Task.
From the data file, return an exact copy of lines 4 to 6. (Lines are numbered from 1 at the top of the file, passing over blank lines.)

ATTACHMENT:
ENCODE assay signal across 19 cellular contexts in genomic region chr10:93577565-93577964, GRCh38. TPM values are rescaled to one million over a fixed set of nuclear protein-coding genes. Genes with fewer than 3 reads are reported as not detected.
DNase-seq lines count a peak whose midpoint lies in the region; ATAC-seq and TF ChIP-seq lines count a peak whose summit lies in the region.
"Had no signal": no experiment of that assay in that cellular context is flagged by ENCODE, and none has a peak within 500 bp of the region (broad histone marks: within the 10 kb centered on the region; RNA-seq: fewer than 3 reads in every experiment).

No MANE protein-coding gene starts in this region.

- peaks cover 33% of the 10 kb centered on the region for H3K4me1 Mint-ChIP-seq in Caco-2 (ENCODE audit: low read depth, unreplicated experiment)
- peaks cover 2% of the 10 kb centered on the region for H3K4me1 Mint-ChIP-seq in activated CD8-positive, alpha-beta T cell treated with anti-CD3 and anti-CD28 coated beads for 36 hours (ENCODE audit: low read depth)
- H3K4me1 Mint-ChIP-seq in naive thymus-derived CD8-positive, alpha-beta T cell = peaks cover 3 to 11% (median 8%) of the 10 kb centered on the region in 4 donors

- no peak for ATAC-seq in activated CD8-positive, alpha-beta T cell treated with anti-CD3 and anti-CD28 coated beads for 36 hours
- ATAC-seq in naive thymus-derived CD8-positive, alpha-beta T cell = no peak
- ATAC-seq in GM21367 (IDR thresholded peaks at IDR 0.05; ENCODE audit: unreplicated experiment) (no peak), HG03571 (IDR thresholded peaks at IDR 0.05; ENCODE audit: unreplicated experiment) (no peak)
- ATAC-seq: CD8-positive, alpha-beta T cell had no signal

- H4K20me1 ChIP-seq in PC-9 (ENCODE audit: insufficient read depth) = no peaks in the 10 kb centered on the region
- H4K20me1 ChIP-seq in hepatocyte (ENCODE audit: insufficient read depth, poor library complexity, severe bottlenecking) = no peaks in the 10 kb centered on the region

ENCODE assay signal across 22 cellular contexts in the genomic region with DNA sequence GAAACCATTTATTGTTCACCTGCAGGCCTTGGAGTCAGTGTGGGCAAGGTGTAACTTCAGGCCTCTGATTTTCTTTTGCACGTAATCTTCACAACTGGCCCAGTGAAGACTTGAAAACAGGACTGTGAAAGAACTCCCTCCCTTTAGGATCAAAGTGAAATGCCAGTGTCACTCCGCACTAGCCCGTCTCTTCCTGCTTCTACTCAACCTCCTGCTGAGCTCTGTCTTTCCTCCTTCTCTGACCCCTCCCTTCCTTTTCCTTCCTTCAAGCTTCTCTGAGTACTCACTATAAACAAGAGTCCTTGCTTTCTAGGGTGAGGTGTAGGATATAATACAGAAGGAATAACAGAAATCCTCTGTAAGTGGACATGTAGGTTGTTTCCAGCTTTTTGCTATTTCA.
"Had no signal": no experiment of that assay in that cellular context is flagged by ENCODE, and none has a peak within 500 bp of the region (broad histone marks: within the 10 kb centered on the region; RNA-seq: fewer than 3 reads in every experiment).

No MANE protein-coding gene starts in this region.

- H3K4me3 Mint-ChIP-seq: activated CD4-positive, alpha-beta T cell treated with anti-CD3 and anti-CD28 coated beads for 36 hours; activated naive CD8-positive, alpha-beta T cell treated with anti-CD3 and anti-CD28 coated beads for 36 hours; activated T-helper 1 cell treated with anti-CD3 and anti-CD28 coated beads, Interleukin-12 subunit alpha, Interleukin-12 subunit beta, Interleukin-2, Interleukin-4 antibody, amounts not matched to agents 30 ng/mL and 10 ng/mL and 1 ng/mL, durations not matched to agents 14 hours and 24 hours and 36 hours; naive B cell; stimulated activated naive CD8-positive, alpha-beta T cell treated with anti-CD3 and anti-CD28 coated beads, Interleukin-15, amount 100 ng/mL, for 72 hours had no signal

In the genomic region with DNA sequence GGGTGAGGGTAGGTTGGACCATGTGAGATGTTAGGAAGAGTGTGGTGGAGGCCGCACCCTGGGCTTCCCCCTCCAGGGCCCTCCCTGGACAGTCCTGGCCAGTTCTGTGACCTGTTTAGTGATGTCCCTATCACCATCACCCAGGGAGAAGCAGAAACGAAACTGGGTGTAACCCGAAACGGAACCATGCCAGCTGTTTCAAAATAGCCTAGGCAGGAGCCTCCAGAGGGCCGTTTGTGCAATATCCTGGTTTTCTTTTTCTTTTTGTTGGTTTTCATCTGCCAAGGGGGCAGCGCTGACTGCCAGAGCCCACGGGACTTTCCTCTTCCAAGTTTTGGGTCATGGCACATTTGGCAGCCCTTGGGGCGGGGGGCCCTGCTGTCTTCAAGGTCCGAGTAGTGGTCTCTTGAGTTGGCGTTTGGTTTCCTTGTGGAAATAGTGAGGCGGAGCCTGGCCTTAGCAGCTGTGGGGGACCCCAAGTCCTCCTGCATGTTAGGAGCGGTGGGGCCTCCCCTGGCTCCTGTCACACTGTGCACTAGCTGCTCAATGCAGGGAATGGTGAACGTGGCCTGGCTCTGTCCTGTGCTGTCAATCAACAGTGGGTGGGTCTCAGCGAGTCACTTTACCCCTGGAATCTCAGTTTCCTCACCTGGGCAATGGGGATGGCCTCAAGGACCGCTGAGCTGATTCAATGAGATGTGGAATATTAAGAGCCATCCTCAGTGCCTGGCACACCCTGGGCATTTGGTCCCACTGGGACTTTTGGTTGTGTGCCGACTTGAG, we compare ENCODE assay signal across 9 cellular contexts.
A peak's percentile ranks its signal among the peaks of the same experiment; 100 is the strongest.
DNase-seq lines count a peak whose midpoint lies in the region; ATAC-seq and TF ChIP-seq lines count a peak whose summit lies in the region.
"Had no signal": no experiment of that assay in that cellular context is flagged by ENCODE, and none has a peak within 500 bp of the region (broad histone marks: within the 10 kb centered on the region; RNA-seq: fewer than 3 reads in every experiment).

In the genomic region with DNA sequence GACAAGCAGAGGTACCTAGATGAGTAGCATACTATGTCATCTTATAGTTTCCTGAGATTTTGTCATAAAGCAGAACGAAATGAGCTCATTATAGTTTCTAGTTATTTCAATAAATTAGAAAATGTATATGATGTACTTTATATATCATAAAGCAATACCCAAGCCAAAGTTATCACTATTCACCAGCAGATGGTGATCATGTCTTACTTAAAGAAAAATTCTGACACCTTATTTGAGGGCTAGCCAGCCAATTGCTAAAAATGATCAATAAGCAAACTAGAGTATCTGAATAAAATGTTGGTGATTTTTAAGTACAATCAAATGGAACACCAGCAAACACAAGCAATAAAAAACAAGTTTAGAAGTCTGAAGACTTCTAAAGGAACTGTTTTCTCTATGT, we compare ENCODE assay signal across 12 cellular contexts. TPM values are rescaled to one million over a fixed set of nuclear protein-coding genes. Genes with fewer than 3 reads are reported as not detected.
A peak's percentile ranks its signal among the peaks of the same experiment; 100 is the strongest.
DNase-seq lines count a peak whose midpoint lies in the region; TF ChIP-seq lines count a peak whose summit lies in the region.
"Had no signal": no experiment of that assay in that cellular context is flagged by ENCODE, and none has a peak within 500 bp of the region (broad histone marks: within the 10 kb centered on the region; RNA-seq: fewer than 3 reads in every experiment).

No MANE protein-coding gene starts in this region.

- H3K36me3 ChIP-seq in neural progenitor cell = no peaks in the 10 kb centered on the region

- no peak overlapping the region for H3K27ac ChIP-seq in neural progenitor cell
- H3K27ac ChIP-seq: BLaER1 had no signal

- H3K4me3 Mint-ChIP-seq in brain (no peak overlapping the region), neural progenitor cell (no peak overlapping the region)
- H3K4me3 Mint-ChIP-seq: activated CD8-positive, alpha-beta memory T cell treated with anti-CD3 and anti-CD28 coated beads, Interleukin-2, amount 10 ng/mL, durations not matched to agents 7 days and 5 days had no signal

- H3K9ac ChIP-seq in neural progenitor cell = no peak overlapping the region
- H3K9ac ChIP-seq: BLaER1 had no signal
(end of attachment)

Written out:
No MANE protein-coding gene starts in this region.

- peaks cover 33% of the 10 kb centered on the region for H3K4me1 Mint-ChIP-seq in Caco-2 (ENCODE audit: low read depth, unreplicated experiment)
- peaks cover 2% of the 10 kb centered on the region for H3K4me1 Mint-ChIP-seq in activated CD8-positive, alpha-beta T cell treated with anti-CD3 and anti-CD28 coated beads for 36 hours (ENCODE audit: low read depth)